– Try and work quickly with the dough once it’s out of the fridge before it starts to warm up to room temperature (Really? Work quickly with a four-year old?)


I knew it wouldn’t work the moment I read that last bit, but I persevered because people make cookies with their kids all the time, don’t they? Needless to say, it was rather stressful trying to keep warm little curious sticky hands working fast. We had to refrigerate the dough every few minutes as the dough kept becoming ‘gloopy’ and the whole process just took so long!


Since then, we’ve made cakes and drop cookies which are great for making with kids. But I still have these fantastic cookie cutters and I’ve been desperate to use them.


Enter ‘chapati cookies’. Chapati is the staple flatbread which Indians and Pakistanis eat. Chapati is actually amazing for kids to work with. It is easy to whip up, is soft and malleable, and can sit at room temperature for the whole day if necessary without melting into a puddle of butter. It’s also very healthy (I use 2 cups finely-milled wholewheat chapati flour + 3/4 to 1 cup water + 2Tbsp olive oil).


Although chapatis are traditionally rolled out into circles, there’s nothing in the rules which says you can’t cut them into gingerbread men, hearts, or umbrellas (yes, we have an umbrella-shaped cookie cutter!). You don’t bake them, you dry-cook them on a cast-iron pan or tava. Dipped in a little honey, chapatis make a nutritious breakfast, snack or dessert and my daughter doesn’t even miss the cookies.


Another summertime dish which I love eating for breakfast, snack or dessert is Greek yogurt with pomegranate, blueberries and pumpkin seeds. You can go on about the health benefits in this heavenly combination of foods, but the fact is that I eat it this high-protein anti-oxidant laden dish for breakfast simply because it tastes sooo good.





(serve for breakfast, snack or dessert)



4 heaped Tbsp Greek yogurt per serving

1 Tbsp honey per serving

2 Tbsp pomegranate seeds (see below for directions on the easiest way to remove seeds from a whole pomegranate)

2 Tbsp blueberries

2 Tbsp any seeds or chopped nuts



  1. If you can’t find pomegranate seeds in the refrigerated section of your supermarket, you can buy a whole pomegranate and remove the seeds in the following way. Wash the pomegranate’s skin and then cut the pomegranate into quarters (wear an apron to avoid red stains on your clothing). Put a large bowl in your kitchen sink and fill it with water. Take a pomegranate quarter and hold it under water in the bowl. With your fingers, start pulling off the seeds. They should come off very easily under water and there won’t be any red squirts of juice. Because of their weight, the pomegranate seeds will sink to the bottom of the bowl while the white pithe will float. Discard the skin and repeat this process with the rest of the pomegranate quarters. Remove any floating white pithe, drain the pomegranate seeds, and refrigerate for upto 3 days.
  2. Stir the Greek yogurt in its pot to loosen it. Spoon 4 Tbsp of Greek yogurt into each bowl.
  3. Add 1 Tbsp of honey into each bowl and mix well with the yogurt.
  4. Add 2 Tbsp of pomegranate seeds.
  5. Add 2 Tbsp of blueberries.
  6. Add 2 Tbsp of any type of seeds or chopped nuts.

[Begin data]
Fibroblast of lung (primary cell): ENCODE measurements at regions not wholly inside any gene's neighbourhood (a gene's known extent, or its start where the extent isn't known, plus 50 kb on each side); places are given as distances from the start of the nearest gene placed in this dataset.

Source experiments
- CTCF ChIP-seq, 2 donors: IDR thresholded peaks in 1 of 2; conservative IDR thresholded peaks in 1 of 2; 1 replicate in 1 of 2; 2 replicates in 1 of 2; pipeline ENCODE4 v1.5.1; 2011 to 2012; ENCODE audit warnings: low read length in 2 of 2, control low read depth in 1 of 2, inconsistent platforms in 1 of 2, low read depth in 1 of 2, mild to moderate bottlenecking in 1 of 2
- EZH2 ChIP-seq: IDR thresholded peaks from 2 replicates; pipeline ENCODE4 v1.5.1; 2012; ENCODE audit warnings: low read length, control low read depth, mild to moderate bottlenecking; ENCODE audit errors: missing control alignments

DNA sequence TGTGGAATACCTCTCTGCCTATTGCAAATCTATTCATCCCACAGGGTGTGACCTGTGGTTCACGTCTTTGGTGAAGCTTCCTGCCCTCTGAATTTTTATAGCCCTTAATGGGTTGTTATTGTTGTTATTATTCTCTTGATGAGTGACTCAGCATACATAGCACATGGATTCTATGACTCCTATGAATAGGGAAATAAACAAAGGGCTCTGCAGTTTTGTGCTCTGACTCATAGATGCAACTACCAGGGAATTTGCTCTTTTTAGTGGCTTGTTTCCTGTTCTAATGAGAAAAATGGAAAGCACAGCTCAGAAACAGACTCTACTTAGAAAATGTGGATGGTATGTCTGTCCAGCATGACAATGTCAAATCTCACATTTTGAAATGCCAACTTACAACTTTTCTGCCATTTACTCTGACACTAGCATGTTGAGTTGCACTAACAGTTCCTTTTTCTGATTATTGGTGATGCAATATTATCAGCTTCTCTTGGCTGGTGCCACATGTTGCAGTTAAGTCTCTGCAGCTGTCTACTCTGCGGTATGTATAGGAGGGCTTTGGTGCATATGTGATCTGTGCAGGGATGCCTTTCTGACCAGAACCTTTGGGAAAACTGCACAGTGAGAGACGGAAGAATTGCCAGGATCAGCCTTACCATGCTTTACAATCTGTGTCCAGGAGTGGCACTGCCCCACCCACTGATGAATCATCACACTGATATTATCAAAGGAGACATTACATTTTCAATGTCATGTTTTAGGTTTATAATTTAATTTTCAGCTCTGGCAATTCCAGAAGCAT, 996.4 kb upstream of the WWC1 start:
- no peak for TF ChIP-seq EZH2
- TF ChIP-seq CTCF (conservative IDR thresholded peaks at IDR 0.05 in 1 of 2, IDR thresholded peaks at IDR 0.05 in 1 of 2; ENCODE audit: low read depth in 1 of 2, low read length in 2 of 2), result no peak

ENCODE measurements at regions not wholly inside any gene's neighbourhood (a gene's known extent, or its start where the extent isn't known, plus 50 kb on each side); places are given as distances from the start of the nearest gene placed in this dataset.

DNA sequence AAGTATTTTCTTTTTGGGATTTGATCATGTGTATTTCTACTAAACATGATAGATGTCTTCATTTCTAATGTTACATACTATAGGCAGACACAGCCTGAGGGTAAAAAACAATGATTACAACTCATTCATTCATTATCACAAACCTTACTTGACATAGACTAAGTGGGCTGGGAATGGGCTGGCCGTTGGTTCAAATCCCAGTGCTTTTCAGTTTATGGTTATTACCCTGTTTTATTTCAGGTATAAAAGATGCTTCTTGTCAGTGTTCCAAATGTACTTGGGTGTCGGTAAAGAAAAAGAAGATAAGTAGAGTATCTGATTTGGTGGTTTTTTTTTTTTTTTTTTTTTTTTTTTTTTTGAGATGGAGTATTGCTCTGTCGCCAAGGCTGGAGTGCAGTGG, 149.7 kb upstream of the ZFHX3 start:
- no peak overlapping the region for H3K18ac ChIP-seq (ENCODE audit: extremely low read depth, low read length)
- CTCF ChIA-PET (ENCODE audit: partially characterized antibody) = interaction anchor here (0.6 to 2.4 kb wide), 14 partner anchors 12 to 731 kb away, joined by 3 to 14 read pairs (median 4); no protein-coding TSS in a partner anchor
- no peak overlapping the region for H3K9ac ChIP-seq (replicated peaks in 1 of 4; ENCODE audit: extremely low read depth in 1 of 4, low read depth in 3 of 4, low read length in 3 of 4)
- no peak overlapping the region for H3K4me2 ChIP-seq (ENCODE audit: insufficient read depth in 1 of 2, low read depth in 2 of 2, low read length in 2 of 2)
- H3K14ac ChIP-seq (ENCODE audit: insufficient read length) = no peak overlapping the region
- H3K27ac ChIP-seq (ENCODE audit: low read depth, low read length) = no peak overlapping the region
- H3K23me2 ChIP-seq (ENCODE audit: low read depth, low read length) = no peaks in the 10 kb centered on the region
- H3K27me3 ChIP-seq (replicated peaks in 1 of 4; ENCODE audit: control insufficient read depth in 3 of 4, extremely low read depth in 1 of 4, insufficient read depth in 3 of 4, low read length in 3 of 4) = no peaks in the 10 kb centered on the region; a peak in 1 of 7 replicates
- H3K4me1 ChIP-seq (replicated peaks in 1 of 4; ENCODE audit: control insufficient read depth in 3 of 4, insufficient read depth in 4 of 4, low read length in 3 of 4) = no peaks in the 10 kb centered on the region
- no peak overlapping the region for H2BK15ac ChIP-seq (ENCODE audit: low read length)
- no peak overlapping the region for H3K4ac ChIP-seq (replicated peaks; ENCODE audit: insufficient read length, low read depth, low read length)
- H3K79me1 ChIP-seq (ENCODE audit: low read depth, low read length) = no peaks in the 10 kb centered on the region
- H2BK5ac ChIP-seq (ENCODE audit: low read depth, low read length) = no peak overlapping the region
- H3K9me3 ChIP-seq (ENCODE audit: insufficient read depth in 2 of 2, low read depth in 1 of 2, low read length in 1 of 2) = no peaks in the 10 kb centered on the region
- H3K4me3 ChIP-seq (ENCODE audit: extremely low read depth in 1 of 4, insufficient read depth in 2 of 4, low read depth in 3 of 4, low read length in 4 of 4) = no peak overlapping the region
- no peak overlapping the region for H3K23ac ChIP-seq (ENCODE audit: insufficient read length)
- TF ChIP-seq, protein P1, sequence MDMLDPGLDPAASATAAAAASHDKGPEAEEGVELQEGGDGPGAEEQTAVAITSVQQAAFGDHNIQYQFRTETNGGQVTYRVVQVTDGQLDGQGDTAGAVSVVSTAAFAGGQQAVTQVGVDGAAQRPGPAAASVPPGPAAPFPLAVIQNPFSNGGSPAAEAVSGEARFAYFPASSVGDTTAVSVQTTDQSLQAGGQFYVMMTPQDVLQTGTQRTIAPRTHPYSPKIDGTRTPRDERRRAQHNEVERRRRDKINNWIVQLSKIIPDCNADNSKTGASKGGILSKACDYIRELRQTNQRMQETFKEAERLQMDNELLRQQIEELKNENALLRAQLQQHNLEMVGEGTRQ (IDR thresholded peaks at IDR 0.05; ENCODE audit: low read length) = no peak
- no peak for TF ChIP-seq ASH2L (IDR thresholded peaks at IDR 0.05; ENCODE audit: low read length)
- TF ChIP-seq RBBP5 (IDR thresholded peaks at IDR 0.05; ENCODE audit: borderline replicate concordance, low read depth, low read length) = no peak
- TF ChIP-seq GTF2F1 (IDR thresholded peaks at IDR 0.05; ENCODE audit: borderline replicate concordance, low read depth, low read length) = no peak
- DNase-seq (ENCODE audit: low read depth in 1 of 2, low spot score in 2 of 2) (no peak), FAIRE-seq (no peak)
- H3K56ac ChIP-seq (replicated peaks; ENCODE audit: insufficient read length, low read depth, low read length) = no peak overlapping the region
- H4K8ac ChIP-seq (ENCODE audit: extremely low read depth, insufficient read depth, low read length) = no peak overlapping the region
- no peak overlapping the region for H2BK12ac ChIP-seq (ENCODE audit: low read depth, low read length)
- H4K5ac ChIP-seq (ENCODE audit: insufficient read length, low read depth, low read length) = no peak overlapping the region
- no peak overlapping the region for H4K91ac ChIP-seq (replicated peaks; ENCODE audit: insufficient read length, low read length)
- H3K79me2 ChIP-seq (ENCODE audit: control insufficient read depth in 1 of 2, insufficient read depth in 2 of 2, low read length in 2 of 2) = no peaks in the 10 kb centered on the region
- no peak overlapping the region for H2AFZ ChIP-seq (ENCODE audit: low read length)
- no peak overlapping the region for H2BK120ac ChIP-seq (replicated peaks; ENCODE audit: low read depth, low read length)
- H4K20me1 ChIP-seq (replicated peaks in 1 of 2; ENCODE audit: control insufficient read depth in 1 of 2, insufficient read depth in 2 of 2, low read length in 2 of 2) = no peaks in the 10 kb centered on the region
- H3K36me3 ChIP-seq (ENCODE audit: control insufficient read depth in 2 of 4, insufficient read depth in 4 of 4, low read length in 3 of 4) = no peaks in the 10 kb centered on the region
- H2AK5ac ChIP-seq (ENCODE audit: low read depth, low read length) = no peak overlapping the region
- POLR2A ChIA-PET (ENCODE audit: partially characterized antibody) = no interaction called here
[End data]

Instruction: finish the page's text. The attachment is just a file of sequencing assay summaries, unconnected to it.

7. Serve immediately without mixing the toppings into the yogurt.






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Sep 162013

Figs with Mascarpone and Honey



I only discovered fresh figs by chance in my early twenties. Having been forced to eat Fig Newtons as a school snack (grainy, sticky sweet yet musty at the same time), I always had quite bad associations with figs. After those school encounters, I would never have dreamt of going to a restaurant and torturing myself by ordering a fig tart or a goat’s cheese and fig salad. But one day, I ordered a cheese board for brunch and was presented with a chunky oak board with five types of cheese and a fig sliced into quarters. I fell in love with the way the fig looked before I even tasted it. Since then, I have loved fresh figs, and one of  my favorite ways to eat them is with a dollop of mascarpone and a drizzle of honey.


Fig season is a bit tricky because it actually has two seasons. A quick appearance in early summer (June) and then a longer stint from late summer to autumn (August to October). When you go to buy them remember that figs don’t ripen once they are picked, so make sure you buy ripe figs (they should give just slightly under the pressure of your thumb) and eat them within a day or two. They are very delicate and can spoil easily in transit, so check that your figs don’t have soft spots, excessive bruising, or mold on the bottom.




(Serves 4)



8 ripe figs, trim off stalk if it is hard

8 tsp mascarpone cheese (one tsp per fig)

Runny honey



  1. Gently wash and dry your figs. If the stalk is hard, trim it off.
  2. Cut each fig into quarters but only 2/3 of the way down (see image above).
  3. Gently splay the figs and fill them with 1 tsp of mascarpone cheese.
  4. Arrange them on a serving platter or individual plates (allow 2 figs per person).
  5. Drizzle with honey according to taste.
  6. Serve immediately.


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May 022013

Rosewater Chocolate Covered Strawberries



Strawberry season is from May to August, and while this lovely fruit is delicious without any embellishment at the height of its season, it’s nice to dress it up for a special occasion. I decided to try to liven up my latest purchase of strawberries and make something festive. I prepared a batch of Rosewater Chocolate Covered Strawberries and they turned out beautifully!


You can use any type of good quality chocolate (dark, milk or white) – just remember that chocolate with 65% or higher cocoa content has antioxidant benefits. Rosewater is used extensively in Middle Eastern cooking to give a slight rose-perfumed taste to food (think of Turkish Delight). However, you certainly don’t need to use Rosewater if you don’t like it or don’t have it. Adding rosewater to the chocolate gives a very subtle essence, not overpowering.